Contract Of Service and Contract For Service – what is the difference?

Contract Of Service and Contract For Service

The law makes a distinction between a contract of service and a contract for service. Basically, a contract of service applies to an employee-employer relationship, while a contract for service applies in the case of an independent sub-contractor. This distinction is most important as protection of employment legislation does not apply to independent subcontractors – with the exception of the Safety Health & Welfare At Work Act 2005 and the Equality Act 2004.

The following is a summary of the essential differences between the two sorts of contract.

Contracts Of Service

  • Employer-Employee relationship.
  • Usually a continuous relationship.
  • A duty of care owed to employees, as the employer.
  • The employer is generally liable for the vicarious acts of employees.
  • Protective legislation applies to contract.
  • Wages/Salary payment method.
  • Subject of contract is to carry on continuous work.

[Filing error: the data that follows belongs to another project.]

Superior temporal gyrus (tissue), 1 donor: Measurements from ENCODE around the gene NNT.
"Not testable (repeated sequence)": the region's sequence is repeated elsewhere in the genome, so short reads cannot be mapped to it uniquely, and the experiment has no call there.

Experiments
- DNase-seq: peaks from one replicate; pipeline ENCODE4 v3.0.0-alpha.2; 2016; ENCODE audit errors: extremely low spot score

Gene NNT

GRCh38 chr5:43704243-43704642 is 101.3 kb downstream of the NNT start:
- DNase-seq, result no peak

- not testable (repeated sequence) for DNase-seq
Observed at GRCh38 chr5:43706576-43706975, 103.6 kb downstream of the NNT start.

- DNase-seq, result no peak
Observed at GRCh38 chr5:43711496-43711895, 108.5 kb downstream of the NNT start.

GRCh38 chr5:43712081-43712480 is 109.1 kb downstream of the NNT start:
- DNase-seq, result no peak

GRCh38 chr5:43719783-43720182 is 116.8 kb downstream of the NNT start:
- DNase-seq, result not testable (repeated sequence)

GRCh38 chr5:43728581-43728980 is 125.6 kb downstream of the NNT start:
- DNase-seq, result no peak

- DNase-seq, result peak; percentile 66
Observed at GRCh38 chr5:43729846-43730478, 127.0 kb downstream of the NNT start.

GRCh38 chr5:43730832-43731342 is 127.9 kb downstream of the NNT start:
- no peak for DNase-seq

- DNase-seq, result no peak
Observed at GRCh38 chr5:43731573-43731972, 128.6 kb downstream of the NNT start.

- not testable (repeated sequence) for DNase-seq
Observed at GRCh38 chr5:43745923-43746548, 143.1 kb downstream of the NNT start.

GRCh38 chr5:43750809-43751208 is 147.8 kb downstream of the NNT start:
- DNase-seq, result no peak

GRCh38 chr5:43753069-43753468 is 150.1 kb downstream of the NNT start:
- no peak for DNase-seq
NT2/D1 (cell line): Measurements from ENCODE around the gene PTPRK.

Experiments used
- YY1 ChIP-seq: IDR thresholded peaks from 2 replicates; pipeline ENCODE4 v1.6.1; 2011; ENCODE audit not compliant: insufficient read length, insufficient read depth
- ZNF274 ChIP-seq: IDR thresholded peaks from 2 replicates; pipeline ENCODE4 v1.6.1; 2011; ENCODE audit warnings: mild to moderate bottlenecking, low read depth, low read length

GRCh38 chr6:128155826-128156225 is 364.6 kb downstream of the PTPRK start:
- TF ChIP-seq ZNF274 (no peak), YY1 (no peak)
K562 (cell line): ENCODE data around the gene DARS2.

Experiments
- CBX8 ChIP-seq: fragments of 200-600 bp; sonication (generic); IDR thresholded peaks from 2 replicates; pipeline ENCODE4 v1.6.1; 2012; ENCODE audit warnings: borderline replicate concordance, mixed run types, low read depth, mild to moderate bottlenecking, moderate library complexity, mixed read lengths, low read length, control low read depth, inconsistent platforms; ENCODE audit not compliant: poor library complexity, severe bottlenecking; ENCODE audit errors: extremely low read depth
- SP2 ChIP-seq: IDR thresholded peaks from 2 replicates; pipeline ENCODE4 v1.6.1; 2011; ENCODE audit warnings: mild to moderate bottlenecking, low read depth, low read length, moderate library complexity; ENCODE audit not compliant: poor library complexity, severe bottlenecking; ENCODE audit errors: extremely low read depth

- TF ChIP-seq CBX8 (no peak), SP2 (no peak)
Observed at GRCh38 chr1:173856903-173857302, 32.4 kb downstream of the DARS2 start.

Contracts For Service

  • Employer-Independent Contractor relationship.
  • A relationship organised around the completion of a once-off piece of work.
  • A duty of care, arising from occupiers’ liability.
  • The employer is generally not liable for the vicarious acts of independent contractors.
  • In general, protective legislation does not apply, except for the Safety Health and Welfare at Work Act 1989 and the Equality Act.
  • Various methods of payment, including lump sum per job.
  • Subject of contract is once-off job.

For further details, please contact or call 01 406 14 75. 

Written by Gillian Donohoe MSc FCIPD, Managing Director, Kala Management Solutions Limited.    Send article as PDF   

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